The e-voting and e-counting technologies piloted in last month's local elections crashed computers and raised concerns about the systems' security and reliability, a new report has concluded.
The most spectacular problems occurred in Scotland, where the elections were thrown into chaos and the results severely delayed by technical problems with the newly introduced electronic counting system.
But observers from the Open Rights Group found that in one area of England, a manual recount – carried out after e-counting equipment was abandoned due to delays – turned up a raft of uncounted votes.
The group, which has been critical of e-voting and e-counting, has submitted its 64-page report to the Electoral Commission, which will publish its own report on the pilot e-voting schemes on 3 August.
The elections saw new technology trialled in 13 areas in England, while Scotland replaced manual counting with e-counting technologies for the first time. The government has backed e-voting technologies, including postal voting and internet voting to increase voter participation.
Open Rights Group volunteers watched how polling stations conducted e-voting, but much of the process was opaque, due to the way e-voting machines work, the organisation’s e-voting coordinator, Jason Kitcat, said.
The majority of polling stations experienced technical problems, ranging from laptop problems to unreliable electronic registers, the report reveals.
Employees of vendors whose equipment was deployed refused to interact with observers, Kitcat said. "No one would really say what was going on. It was all so mysterious."
But the observers did identify potential security problems. The report includes photographs of PC workstations and hubs with open ports, a possible security risk.
"Network hubs were left on the floor with power and network connections loose," the report says. "In one case in Edinburgh, a hub was observed in easy reach of attendees, with ports free lying beneath a table providing an opportunity for unauthorised access to the e-counting system's network."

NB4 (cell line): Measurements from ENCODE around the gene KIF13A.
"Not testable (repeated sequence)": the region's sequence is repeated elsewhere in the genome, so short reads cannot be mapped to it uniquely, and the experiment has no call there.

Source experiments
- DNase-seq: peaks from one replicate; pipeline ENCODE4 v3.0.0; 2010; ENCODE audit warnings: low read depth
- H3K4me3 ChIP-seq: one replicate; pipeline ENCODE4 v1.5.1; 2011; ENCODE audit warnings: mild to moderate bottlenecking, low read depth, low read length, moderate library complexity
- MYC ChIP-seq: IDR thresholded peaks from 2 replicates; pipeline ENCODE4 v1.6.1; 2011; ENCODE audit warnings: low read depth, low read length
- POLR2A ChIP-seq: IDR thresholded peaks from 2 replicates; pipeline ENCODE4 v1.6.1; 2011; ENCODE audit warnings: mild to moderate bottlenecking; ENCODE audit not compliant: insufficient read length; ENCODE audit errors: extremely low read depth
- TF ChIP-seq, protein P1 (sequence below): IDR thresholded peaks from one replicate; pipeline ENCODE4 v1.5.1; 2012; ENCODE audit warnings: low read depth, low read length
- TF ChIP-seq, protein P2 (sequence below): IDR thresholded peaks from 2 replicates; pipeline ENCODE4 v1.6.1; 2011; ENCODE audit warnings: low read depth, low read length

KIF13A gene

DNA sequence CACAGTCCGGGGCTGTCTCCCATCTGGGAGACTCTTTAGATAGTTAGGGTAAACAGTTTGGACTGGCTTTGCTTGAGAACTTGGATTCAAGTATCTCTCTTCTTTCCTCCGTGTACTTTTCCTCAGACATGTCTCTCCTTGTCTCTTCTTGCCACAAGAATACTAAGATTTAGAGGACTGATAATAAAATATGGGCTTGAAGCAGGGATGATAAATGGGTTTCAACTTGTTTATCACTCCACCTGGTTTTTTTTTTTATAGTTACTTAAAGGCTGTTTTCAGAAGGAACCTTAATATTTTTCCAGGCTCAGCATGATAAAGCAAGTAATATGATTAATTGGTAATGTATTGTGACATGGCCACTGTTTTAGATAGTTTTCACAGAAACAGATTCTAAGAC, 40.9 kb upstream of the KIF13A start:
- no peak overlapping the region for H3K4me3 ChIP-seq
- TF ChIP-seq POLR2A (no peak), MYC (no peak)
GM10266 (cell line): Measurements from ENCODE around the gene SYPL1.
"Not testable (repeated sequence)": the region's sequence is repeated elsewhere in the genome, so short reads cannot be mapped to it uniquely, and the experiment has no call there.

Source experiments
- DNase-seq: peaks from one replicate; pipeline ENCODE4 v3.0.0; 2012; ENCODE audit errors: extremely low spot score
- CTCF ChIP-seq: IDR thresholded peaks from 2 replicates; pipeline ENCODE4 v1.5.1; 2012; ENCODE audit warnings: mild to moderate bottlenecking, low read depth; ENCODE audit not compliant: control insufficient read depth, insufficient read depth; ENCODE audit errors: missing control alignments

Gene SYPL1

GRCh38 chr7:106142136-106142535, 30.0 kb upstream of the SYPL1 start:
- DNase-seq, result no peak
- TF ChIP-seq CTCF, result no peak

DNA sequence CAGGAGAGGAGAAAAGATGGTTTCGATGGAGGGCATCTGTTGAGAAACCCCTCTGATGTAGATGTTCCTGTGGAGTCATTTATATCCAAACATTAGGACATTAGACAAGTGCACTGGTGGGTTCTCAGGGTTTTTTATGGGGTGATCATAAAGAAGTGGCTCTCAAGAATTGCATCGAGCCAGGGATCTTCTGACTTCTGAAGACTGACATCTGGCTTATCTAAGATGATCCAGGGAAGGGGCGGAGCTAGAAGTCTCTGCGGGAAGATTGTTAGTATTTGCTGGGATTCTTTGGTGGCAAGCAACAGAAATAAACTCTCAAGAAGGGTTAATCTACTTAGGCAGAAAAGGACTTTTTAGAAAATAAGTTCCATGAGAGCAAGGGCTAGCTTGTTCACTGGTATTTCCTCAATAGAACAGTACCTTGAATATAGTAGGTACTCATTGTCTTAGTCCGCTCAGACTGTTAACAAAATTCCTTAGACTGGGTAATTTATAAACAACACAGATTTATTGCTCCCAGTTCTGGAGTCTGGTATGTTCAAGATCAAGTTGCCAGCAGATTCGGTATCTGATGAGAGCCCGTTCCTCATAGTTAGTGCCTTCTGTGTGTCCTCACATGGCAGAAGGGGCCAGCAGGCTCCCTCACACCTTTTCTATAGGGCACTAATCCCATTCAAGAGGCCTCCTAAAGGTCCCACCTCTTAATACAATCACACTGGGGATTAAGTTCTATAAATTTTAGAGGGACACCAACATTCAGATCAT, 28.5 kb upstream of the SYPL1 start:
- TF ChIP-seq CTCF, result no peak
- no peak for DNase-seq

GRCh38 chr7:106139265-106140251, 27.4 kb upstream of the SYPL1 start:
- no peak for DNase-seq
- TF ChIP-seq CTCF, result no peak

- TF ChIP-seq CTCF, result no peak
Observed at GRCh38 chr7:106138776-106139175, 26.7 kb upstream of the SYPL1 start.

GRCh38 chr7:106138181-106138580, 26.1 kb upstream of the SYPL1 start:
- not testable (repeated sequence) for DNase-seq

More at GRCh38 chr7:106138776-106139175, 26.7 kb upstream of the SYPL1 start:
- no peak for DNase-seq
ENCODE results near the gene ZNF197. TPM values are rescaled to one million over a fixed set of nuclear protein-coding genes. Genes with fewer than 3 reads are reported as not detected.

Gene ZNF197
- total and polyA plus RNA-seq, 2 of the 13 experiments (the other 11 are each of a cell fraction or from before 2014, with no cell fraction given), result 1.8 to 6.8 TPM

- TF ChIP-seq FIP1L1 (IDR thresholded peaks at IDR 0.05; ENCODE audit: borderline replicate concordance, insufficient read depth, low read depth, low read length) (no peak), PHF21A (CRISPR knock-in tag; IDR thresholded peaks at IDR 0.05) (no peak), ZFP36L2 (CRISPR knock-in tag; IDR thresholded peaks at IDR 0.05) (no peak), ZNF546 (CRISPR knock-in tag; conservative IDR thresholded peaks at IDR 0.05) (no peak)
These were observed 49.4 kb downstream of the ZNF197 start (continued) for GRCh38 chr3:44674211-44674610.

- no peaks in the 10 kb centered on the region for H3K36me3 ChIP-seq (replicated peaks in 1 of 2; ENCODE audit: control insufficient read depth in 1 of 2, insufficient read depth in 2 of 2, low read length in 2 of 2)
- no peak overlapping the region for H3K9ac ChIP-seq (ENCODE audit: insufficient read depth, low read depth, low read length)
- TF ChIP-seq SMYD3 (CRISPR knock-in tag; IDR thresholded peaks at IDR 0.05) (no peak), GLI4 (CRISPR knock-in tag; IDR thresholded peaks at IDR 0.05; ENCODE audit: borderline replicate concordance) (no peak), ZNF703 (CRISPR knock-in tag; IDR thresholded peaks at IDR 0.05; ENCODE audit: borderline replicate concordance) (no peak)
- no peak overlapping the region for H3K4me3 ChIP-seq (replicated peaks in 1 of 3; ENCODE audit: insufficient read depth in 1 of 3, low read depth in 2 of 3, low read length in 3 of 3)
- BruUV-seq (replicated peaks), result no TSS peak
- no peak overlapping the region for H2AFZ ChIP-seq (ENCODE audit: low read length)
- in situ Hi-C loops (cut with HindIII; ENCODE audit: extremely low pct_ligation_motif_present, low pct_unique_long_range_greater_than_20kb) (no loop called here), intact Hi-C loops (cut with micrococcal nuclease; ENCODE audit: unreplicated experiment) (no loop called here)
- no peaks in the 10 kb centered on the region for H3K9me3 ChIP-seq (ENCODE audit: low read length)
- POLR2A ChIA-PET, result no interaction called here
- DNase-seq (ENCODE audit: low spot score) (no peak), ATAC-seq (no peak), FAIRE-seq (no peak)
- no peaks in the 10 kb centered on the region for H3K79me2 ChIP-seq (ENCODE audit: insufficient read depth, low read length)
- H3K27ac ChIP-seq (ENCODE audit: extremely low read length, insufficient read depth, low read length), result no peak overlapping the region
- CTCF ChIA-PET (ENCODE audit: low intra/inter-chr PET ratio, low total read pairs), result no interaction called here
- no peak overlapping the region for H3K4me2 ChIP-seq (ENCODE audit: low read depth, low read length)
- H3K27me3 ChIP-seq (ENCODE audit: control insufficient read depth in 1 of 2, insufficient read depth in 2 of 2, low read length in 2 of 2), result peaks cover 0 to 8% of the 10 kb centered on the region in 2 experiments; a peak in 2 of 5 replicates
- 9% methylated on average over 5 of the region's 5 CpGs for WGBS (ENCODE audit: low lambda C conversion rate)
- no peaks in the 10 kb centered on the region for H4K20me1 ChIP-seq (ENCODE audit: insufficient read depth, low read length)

E-counting scanners proved problematic due to incorrect paper sizes, scanner sensitivity and trouble in handling low-quality perforations on ballots.
The most curious error in e-counting occurred in a ward in Breckland, Norfolk, where voters were give two ballots: one each for district council and parish elections.
Officials tried an electronic count, but came up with far fewer district ballots than parish ballots when the two counts should be roughly the same, Kitcat said. A manual recount turned up about 56% more district council ballots.
"We haven't been given an explanation by the election official or suppliers," Kitcat said.
In Scotland, observers noted that election officials could log into the e-counting software merely by scanning a bar code on their identification badges, which the Open Rights Group cited as another security concern.
Immediately after the elections, e-counting technology provider DRS told ComputerworldUK that the sheer volume of spoilt ballot papers in the Scottish elections had led to the technical problems that delayed the results and caused angry debate in the Scottish Parliament and Westminster. Delays in five areas were caused by data consolidation problems and “fragmentation” of databases, the vendor said.
The Open Rights Group found that some election officials were positive about using new election technologies, but "the lack of general technical understanding and knowledge about the e-counting and e-voting systems across election staff was perturbing", the report says.
The Department for Constitutional Affairs – now part of the Ministry of Justice - which oversaw the pilot schemes, said it welcomed the role of observers but would reserve comment until the Electoral Commission published its report.
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